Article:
Posted: Sun., Nov. 28, 2004, 2:41pm PT
Great white gloom
Canuck confab tackles off year for pic prod'n
By BRENDAN KELLY
MONTREAL -- Montreal film commissioner Daniel Bissonnette confirmed Wednesday what everyone in the local film biz already knew: This has been a terrible year for film production here.
Hollywood shooting in town is down by roughly half, Bissonnette said, with the year-end tally for American film shoots in Montreal likely around C$170 million ($143 million), down from $322 million last year.
That major-league dip comes after more than a decade of steady growth for foreign film shooting in the city.
"The biggest factor has been the new competition, both from other provinces in Canada, which have increased their tax credits, and from Europe and the U.S.," Bissonnette said. "It also depends on what projects are shooting. Last year, 'Taking Lives' was set here, so we got the shoot.
"For 'The Terminal,' Steven Spielberg needed a giant empty airport and so he came to shoot at Mirabel. This year, we almost had 'The Fantastic Four' but at the last minute they chose Vancouver." There have only been a handful of Hollywood films shot in Montreal in 2004, including period golf drama "The Greatest Game Ever Played" and "The Wool Cap" with William H. Macy. Shooting is under way on sci-fi pic "The Fountain," directed by Darren Aronofsky and starring Hugh Jackman.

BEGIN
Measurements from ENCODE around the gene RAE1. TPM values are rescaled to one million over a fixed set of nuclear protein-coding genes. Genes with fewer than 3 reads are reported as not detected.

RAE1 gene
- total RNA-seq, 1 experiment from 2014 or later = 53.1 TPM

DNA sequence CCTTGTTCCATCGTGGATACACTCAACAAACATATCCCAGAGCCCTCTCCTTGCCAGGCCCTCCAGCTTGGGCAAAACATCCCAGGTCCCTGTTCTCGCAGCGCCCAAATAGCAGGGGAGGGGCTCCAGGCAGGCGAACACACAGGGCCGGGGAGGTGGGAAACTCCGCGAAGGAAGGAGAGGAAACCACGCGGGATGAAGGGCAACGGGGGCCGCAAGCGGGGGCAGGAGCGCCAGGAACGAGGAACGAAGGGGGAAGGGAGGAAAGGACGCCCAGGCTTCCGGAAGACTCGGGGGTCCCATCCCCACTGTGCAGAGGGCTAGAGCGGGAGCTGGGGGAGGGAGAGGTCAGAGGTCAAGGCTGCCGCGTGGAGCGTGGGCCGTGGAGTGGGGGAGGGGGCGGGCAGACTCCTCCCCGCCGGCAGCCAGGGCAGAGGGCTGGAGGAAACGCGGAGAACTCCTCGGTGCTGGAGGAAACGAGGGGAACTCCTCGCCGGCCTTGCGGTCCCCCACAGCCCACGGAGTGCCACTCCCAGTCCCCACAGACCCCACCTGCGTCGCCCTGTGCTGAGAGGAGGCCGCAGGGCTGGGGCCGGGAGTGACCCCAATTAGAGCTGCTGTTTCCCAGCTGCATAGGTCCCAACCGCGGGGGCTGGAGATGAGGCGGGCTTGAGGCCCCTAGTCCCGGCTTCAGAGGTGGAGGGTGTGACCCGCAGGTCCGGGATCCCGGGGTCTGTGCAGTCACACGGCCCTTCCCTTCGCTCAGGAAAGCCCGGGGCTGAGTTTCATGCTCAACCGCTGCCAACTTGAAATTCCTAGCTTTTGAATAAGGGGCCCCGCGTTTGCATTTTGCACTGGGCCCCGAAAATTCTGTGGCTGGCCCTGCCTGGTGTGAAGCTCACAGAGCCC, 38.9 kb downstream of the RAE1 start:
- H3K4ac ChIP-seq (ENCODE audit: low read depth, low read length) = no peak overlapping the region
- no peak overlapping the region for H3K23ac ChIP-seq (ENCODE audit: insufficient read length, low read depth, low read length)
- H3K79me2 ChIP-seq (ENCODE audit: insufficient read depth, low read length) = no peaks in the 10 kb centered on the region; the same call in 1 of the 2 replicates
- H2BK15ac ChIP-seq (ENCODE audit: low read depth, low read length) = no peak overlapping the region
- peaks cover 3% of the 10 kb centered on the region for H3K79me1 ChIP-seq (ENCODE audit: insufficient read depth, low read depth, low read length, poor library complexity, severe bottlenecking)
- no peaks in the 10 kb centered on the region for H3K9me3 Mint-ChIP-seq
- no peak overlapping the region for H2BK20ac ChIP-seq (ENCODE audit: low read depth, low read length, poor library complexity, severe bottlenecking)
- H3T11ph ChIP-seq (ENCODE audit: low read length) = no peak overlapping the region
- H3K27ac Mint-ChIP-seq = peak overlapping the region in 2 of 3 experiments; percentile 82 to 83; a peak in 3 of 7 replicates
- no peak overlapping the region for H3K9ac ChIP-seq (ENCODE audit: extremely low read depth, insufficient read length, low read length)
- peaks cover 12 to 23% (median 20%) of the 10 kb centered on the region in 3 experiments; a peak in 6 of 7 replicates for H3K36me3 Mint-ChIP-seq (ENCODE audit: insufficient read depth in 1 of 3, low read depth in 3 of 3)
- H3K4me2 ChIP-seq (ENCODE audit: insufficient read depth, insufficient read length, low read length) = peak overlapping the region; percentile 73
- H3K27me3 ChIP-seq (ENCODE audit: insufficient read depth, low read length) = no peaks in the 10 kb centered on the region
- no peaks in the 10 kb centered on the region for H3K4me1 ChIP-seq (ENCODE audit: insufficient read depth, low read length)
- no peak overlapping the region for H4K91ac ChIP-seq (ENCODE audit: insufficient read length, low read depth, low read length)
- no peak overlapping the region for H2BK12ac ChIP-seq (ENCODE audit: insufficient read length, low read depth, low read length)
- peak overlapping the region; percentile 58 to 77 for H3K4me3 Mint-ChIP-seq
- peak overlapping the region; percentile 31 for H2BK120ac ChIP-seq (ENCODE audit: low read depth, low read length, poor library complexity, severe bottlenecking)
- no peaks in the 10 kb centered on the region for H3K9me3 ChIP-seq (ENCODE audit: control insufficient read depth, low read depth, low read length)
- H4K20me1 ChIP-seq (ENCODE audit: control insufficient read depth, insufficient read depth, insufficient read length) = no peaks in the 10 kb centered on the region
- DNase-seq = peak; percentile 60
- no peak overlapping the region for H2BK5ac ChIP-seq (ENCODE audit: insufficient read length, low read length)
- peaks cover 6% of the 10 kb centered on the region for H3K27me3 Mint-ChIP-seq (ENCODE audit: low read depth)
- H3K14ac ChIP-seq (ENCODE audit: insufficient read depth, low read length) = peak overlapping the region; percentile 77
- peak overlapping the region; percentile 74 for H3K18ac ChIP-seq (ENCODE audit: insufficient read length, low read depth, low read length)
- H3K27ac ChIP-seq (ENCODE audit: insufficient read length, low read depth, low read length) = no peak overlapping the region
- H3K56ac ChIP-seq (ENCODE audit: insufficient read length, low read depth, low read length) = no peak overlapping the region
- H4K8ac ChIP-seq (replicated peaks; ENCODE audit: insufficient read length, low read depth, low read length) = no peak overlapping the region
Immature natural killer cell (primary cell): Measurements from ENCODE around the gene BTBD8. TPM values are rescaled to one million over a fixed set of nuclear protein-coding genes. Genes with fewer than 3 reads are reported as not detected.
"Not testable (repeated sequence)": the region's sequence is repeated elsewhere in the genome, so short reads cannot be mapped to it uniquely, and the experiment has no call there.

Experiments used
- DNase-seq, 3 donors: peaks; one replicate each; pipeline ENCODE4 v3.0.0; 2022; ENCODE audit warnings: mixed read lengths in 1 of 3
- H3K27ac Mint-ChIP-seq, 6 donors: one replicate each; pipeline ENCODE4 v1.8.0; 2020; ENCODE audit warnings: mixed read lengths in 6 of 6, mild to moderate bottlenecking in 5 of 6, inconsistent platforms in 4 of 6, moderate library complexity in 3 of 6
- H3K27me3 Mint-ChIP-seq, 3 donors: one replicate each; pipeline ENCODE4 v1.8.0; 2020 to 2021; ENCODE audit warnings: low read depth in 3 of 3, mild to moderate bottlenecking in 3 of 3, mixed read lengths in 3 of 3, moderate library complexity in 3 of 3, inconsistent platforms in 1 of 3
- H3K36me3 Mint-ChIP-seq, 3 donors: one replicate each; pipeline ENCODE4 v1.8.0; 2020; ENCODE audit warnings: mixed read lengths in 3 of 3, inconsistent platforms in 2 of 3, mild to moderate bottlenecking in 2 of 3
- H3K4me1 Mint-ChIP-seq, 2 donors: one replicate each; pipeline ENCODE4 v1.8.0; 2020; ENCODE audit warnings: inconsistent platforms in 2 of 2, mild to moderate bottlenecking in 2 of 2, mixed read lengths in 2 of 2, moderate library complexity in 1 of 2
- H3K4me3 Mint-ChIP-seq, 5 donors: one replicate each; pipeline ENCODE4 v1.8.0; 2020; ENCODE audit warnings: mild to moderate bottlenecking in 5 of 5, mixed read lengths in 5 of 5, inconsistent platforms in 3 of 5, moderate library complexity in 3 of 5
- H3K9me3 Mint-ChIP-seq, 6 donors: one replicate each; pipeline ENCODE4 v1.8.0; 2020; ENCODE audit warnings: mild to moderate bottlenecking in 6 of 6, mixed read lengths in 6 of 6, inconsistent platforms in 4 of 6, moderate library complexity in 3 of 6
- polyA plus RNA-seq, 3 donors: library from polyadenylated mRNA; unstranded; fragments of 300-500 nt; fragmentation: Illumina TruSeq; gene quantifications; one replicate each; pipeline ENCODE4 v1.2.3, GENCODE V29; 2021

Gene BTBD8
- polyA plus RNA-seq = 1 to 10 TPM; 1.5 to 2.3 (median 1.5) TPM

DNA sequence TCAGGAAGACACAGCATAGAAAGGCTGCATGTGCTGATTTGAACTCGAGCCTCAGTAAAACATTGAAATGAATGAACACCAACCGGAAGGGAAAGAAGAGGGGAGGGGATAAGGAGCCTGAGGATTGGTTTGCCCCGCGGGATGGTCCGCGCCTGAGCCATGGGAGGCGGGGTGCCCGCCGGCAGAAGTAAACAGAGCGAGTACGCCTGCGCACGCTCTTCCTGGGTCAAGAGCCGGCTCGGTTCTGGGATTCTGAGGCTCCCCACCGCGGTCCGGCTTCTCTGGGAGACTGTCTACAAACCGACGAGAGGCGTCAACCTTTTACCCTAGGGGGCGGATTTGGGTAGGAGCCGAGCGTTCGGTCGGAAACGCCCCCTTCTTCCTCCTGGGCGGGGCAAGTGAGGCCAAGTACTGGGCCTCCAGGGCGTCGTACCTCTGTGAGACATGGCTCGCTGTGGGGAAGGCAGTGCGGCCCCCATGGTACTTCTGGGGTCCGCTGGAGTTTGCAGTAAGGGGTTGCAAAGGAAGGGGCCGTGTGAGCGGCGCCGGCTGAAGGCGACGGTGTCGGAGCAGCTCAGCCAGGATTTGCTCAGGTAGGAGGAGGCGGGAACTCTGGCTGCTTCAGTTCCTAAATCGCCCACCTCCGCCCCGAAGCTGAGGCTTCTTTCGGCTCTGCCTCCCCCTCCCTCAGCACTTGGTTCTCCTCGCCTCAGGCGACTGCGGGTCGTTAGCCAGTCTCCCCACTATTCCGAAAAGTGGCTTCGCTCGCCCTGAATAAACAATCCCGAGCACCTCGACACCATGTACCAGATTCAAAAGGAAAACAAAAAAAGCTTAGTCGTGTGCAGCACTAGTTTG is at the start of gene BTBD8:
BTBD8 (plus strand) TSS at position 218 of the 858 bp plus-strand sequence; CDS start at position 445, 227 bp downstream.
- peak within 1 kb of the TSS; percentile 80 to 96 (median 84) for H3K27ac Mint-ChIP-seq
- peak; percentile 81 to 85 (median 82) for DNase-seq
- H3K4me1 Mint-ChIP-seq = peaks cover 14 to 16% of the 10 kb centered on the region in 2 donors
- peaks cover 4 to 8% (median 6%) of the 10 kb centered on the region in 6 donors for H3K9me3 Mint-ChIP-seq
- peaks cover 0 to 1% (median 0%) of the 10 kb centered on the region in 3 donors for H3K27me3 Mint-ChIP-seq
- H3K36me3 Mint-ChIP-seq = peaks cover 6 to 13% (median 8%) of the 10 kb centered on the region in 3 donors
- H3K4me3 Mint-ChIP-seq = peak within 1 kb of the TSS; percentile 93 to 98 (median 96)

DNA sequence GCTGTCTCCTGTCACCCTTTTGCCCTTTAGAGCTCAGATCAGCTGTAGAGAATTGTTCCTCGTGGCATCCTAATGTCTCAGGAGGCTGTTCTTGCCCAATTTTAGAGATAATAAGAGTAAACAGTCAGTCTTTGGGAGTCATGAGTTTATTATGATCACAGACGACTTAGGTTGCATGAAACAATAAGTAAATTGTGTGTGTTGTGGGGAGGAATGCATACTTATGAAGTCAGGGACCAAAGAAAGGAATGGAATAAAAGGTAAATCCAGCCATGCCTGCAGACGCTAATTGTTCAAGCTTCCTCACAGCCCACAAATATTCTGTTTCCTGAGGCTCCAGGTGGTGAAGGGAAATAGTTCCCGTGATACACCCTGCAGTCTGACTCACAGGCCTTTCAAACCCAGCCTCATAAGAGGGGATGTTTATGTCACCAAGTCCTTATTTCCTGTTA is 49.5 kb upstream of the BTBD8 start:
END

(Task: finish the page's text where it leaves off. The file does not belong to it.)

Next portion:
But there are some glimmers of hope for next year. Twentieth Century Fox has already hired 25 people and is in pre-production on "Sunshine," set to shoot in March.
There will be a one-day film-business summit today to discuss the problems facing the industry, and that will be an ideal opportunity to come up with solutions, said Brian Baker, business agent for the film and video technicians union AQTIS.
"The (high Canadian) dollar is killing us," Baker said. "Everyone else is doing promotion, and we don't do that well."
Francois Macerola, spokesman for the one-day forum, noted that film production is one of Montreal's leading industries, with annual salaries of $1.2 billion and 35,000 full-time jobs.